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Subway Extension May Leave Galleries Hanging

By Josh Premako, 4/05/2012

Sites on Wilshire Selected as Staging Area


The extension of the Purple Line under Wilshire Boulevard will bring more mass transit access to Miracle Mile, but will likely displace at least three galleries on Museum Row.

Metro is looking to build a subway station construction staging area at the site of the A + D Museum and two galleries. )photo by Josh Premako)

Plans call for a subway station to be built near the intersection of Wilshire Boulevard and Fairfax Avenue, and the Los Angeles County Metropolitan Transit Authority (Metro) is recommending obtaining and razing three abutting buildings to have a staging area for construction.

In the shadow of the Los Angeles County Museum of Art, the buildings are home to Edward Cella Art + Architecture, the A+D architecture museum and the Steve Turner Contemporary gallery. All three would be displaced by the construction that could start by early 2014.

A recommendation to acquire the property — either through an outright purchase or a lease — is set to go before the Metro board later this month.

Staging areas are usually between 1-3 acres and are used to store construction equipment and materials and, as the name suggests, stage construction activity.

It’s necessary for a staging area to be adjacent to the subway station site, said Jody Litvak of Metro’s community relations department.

“We’re going to try and be as sensitive as we can be,” she said. “There’s no such thing as immaculate construction.”

Edward Cella said he moved his 6-year-old gallery to Wilshire Boulevard from Santa Barbara because of the proximity to museums. Cella’s gallery, which specializes in dealer drawings by 20th Century architects, is next to the Petersen Automotive Museum and directly across from LACMA.

“This is one of the most beautiful parts of Los Angeles,” he said. “That made it very attractive. I’m also aware of the importance of the project. It’s a little bittersweet.”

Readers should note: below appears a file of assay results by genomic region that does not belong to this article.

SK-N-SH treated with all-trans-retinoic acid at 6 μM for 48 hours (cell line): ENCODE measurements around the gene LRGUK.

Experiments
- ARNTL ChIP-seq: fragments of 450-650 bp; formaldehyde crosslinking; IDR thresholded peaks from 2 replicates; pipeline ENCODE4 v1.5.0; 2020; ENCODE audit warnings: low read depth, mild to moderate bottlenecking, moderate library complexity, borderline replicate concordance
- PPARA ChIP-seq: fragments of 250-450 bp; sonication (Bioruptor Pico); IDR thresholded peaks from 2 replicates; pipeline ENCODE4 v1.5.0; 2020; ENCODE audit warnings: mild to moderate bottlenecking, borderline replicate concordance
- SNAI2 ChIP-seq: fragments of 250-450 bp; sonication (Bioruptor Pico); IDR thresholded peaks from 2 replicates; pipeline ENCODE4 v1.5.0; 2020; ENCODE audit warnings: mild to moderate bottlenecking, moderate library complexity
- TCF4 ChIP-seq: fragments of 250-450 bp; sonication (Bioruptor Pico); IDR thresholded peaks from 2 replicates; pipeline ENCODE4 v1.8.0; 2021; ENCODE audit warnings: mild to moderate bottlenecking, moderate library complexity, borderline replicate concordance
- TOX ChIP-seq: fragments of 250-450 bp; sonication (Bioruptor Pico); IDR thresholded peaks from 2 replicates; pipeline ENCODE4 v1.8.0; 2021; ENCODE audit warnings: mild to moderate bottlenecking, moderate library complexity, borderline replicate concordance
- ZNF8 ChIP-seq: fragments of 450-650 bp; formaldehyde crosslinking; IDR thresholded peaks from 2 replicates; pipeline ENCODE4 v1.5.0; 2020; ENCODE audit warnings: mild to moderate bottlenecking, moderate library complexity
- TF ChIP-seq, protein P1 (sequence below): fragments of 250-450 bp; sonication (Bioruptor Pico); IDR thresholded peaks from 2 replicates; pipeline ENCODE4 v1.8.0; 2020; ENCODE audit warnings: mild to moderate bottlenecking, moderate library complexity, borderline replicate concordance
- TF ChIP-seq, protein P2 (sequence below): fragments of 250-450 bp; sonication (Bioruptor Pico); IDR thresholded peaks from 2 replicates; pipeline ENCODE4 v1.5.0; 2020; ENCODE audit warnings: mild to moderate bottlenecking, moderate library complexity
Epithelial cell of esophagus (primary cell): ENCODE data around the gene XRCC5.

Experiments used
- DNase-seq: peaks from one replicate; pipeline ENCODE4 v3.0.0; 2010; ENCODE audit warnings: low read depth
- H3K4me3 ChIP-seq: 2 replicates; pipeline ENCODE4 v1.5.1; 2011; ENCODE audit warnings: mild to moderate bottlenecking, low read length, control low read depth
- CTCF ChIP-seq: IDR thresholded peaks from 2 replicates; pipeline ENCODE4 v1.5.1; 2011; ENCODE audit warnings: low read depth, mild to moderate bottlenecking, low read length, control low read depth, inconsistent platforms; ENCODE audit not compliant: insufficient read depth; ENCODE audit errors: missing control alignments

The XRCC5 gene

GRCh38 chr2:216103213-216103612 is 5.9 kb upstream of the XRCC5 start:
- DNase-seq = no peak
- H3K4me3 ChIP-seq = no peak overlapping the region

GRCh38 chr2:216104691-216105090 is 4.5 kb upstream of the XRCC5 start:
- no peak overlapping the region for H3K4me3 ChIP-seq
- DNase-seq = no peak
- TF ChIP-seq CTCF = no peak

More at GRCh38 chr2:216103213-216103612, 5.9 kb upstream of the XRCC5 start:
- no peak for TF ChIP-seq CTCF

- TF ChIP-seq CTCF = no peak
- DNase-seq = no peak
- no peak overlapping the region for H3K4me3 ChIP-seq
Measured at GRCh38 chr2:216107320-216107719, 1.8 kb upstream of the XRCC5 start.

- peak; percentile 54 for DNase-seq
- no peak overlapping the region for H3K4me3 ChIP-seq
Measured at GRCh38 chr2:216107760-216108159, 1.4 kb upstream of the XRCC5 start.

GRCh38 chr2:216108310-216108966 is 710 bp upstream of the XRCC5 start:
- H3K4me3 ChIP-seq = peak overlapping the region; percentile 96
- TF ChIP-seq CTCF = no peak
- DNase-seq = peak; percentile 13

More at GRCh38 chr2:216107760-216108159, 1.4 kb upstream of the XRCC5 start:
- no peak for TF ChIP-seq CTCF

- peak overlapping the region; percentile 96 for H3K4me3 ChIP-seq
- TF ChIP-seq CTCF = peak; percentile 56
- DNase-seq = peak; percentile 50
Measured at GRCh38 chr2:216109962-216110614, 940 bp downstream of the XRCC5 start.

Cella said his primary focus is running his gallery. Secondary, he said, is thinking ahead to potential relocation plans.

“It’s unfortunate, and at a time when the arts are so critical to the cultural amenities of the city,” he said. “This has been a little haven.”

Cella stressed that his landlord, the Sieroty Co., has been very supportive through the process. A Sieroty representative did not return calls by early Wednesday afternoon.

Metro will provide relocation assistance for affected businesses, Litvak said.

“We work with everybody differently,” she said, and added she could not confirm if financial help is part of the assistance.

Because the Fairfax station is in the first phase of the Purple Line extension, the property acquisition process could start sometime this year, Litvak said. That process will include an independent property appraisal and purchase negotiations, she said.

Eminent domain proceedings would be a last resort, Metro spokesman Dave Sotero said.

The Fairfax station construction may last roughly five to seven years, Litvak said. Once it’s complete, Metro would likely sell the property, she said.

The details will get worked out in the next year or so, she added.

The gallery location is one of three suggested options for a station, Litvak said. The others are adjacent to the Johnie’s Coffee Shop building at the intersection of Wilshire and Fairfax, or in the lobby of the former May Co. building at the same intersection — an unlikely option that is far more difficult and expensive than the other two, she said. Additionally, Metro is proposing a staging area adjacent to the Johnie’s building, which would take up a parking lot and the location of a Marinello’s beauty school.



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